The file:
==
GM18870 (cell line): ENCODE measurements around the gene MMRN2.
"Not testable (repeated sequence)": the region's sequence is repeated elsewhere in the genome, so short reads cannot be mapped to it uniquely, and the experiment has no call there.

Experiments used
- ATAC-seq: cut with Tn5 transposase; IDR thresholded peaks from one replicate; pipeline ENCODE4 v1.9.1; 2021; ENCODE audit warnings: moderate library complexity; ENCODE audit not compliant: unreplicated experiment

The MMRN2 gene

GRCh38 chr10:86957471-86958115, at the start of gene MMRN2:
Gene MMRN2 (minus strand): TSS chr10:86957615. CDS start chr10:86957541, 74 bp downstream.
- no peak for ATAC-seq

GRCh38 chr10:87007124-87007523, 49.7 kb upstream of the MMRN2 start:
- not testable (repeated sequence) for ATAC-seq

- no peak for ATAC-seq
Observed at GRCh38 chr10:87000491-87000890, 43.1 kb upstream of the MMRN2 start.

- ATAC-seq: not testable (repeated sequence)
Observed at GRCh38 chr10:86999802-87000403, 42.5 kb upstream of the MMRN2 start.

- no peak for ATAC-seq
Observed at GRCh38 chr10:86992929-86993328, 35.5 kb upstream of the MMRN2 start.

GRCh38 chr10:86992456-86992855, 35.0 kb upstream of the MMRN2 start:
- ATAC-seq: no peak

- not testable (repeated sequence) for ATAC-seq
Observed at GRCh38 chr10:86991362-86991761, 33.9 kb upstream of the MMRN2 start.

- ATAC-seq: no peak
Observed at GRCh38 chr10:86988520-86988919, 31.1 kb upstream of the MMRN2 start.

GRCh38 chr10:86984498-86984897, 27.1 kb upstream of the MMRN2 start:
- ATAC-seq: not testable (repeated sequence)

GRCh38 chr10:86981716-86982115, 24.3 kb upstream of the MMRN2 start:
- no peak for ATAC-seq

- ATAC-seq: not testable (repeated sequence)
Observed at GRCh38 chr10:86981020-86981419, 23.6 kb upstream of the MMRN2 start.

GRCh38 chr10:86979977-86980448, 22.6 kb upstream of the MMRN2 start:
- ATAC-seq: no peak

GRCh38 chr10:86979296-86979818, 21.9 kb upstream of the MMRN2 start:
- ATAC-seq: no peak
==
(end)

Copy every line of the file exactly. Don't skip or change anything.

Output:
GM18870 (cell line): ENCODE measurements around the gene MMRN2.
"Not testable (repeated sequence)": the region's sequence is repeated elsewhere in the genome, so short reads cannot be mapped to it uniquely, and the experiment has no call there.

Experiments used
- ATAC-seq: cut with Tn5 transposase; IDR thresholded peaks from one replicate; pipeline ENCODE4 v1.9.1; 2021; ENCODE audit warnings: moderate library complexity; ENCODE audit not compliant: unreplicated experiment

The MMRN2 gene

GRCh38 chr10:86957471-86958115, at the start of gene MMRN2:
Gene MMRN2 (minus strand): TSS chr10:86957615. CDS start chr10:86957541, 74 bp downstream.
- no peak for ATAC-seq

GRCh38 chr10:87007124-87007523, 49.7 kb upstream of the MMRN2 start:
- not testable (repeated sequence) for ATAC-seq

- no peak for ATAC-seq
Observed at GRCh38 chr10:87000491-87000890, 43.1 kb upstream of the MMRN2 start.

- ATAC-seq: not testable (repeated sequence)
Observed at GRCh38 chr10:86999802-87000403, 42.5 kb upstream of the MMRN2 start.

- no peak for ATAC-seq
Observed at GRCh38 chr10:86992929-86993328, 35.5 kb upstream of the MMRN2 start.

GRCh38 chr10:86992456-86992855, 35.0 kb upstream of the MMRN2 start:
- ATAC-seq: no peak

- not testable (repeated sequence) for ATAC-seq
Observed at GRCh38 chr10:86991362-86991761, 33.9 kb upstream of the MMRN2 start.

- ATAC-seq: no peak
Observed at GRCh38 chr10:86988520-86988919, 31.1 kb upstream of the MMRN2 start.

GRCh38 chr10:86984498-86984897, 27.1 kb upstream of the MMRN2 start:
- ATAC-seq: not testable (repeated sequence)

GRCh38 chr10:86981716-86982115, 24.3 kb upstream of the MMRN2 start:
- no peak for ATAC-seq

- ATAC-seq: not testable (repeated sequence)
Observed at GRCh38 chr10:86981020-86981419, 23.6 kb upstream of the MMRN2 start.

GRCh38 chr10:86979977-86980448, 22.6 kb upstream of the MMRN2 start:
- ATAC-seq: no peak

GRCh38 chr10:86979296-86979818, 21.9 kb upstream of the MMRN2 start:
- ATAC-seq: no peak